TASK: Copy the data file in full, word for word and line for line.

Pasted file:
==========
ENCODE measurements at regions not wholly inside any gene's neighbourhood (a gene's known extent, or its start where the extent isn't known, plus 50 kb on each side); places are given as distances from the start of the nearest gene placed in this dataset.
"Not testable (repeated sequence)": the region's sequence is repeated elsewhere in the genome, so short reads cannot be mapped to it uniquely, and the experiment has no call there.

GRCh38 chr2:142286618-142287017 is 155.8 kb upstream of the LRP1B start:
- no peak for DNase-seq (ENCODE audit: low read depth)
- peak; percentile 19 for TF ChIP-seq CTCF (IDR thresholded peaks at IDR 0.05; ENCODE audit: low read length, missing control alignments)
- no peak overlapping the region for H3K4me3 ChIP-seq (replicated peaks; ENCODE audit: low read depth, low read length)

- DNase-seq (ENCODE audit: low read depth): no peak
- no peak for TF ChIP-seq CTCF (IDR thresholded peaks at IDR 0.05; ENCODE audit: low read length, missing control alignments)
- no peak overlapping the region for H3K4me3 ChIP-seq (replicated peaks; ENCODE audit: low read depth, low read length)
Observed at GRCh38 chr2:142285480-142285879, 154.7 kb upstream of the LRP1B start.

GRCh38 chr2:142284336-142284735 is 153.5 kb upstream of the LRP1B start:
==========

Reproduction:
ENCODE measurements at regions not wholly inside any gene's neighbourhood (a gene's known extent, or its start where the extent isn't known, plus 50 kb on each side); places are given as distances from the start of the nearest gene placed in this dataset.
"Not testable (repeated sequence)": the region's sequence is repeated elsewhere in the genome, so short reads cannot be mapped to it uniquely, and the experiment has no call there.

GRCh38 chr2:142286618-142287017 is 155.8 kb upstream of the LRP1B start:
- no peak for DNase-seq (ENCODE audit: low read depth)
- peak; percentile 19 for TF ChIP-seq CTCF (IDR thresholded peaks at IDR 0.05; ENCODE audit: low read length, missing control alignments)
- no peak overlapping the region for H3K4me3 ChIP-seq (replicated peaks; ENCODE audit: low read depth, low read length)

- DNase-seq (ENCODE audit: low read depth): no peak
- no peak for TF ChIP-seq CTCF (IDR thresholded peaks at IDR 0.05; ENCODE audit: low read length, missing control alignments)
- no peak overlapping the region for H3K4me3 ChIP-seq (replicated peaks; ENCODE audit: low read depth, low read length)
Observed at GRCh38 chr2:142285480-142285879, 154.7 kb upstream of the LRP1B start.

GRCh38 chr2:142284336-142284735 is 153.5 kb upstream of the LRP1B start: